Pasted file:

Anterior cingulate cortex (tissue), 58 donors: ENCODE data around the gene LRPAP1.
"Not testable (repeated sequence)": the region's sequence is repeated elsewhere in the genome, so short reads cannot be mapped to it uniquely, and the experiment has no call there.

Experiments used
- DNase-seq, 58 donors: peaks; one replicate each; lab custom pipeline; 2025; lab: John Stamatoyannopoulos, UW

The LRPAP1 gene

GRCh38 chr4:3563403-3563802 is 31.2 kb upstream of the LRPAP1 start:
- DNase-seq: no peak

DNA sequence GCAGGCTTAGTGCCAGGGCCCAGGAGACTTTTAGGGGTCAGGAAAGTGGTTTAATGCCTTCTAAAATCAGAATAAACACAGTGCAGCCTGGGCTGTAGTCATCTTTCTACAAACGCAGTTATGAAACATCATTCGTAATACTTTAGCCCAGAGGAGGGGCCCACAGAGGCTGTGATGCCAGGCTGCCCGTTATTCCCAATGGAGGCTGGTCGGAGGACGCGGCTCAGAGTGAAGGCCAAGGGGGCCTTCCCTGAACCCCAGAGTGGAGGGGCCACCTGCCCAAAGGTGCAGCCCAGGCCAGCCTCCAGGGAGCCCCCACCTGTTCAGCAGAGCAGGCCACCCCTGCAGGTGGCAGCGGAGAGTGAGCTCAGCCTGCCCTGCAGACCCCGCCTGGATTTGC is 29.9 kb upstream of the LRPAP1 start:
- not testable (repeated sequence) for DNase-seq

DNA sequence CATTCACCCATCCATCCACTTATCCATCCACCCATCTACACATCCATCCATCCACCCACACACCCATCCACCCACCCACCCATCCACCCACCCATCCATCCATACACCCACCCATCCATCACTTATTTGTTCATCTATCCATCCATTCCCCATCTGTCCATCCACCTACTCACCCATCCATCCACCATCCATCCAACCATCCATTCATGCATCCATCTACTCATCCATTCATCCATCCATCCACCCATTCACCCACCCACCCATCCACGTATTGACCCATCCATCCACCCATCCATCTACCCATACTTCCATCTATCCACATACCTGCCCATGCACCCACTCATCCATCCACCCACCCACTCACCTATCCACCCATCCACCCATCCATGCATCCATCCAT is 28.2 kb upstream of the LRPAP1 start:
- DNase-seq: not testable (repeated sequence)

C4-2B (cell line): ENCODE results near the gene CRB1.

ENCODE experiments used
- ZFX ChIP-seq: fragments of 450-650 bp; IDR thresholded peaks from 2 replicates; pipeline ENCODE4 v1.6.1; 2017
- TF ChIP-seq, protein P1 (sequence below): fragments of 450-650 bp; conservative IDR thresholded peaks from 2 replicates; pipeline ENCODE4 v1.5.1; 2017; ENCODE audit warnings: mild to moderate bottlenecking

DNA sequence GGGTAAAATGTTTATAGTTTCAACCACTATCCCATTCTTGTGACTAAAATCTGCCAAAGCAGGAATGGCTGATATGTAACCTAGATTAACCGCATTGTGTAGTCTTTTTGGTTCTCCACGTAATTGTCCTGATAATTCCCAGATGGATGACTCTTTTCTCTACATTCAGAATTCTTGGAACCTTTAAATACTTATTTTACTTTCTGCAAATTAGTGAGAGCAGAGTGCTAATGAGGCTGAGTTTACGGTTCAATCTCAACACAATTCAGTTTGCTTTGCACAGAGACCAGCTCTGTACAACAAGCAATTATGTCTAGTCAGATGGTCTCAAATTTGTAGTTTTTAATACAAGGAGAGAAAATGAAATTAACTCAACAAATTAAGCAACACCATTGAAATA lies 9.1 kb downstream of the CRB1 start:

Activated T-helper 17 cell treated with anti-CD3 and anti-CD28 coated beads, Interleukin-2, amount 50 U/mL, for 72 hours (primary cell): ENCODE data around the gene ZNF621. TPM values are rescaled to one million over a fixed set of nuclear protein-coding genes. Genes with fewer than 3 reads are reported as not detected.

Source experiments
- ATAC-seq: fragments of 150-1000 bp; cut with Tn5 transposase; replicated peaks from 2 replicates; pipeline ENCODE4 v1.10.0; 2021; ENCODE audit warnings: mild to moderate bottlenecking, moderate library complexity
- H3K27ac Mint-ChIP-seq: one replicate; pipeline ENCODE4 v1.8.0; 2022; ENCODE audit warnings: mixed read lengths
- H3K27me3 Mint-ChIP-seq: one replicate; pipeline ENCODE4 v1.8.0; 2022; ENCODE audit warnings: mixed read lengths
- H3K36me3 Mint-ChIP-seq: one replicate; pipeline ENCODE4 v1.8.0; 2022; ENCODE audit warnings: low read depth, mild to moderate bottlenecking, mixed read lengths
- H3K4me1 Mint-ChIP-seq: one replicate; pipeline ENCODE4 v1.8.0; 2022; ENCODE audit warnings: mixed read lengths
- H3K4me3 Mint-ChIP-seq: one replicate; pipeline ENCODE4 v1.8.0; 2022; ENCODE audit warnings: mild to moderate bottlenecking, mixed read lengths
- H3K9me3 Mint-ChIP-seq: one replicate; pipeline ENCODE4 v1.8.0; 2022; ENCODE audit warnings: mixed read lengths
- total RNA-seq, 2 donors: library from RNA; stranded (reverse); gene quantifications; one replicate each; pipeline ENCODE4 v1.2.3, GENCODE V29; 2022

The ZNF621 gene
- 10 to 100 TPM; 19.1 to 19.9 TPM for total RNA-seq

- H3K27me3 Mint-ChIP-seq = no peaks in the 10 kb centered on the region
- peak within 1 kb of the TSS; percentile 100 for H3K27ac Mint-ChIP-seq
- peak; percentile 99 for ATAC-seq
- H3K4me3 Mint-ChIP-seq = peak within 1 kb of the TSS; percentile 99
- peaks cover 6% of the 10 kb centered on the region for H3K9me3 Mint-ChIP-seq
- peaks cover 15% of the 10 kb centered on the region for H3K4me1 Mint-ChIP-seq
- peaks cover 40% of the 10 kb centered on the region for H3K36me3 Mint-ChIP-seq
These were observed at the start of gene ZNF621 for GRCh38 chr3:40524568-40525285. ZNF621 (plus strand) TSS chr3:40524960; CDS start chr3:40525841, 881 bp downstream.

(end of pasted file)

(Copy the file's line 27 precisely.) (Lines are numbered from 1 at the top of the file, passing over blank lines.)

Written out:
The ZNF621 gene